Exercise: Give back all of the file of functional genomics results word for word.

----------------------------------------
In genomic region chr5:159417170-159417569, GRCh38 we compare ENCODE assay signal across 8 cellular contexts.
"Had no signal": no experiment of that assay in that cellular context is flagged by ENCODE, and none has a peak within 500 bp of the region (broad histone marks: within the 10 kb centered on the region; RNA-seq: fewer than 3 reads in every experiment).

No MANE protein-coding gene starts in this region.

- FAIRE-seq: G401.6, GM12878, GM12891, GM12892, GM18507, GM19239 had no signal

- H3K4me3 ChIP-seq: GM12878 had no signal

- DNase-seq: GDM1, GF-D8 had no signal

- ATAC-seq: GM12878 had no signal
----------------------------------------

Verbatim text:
In genomic region chr5:159417170-159417569, GRCh38 we compare ENCODE assay signal across 8 cellular contexts.
"Had no signal": no experiment of that assay in that cellular context is flagged by ENCODE, and none has a peak within 500 bp of the region (broad histone marks: within the 10 kb centered on the region; RNA-seq: fewer than 3 reads in every experiment).

No MANE protein-coding gene starts in this region.

- FAIRE-seq: G401.6, GM12878, GM12891, GM12892, GM18507, GM19239 had no signal

- H3K4me3 ChIP-seq: GM12878 had no signal

- DNase-seq: GDM1, GF-D8 had no signal

- ATAC-seq: GM12878 had no signal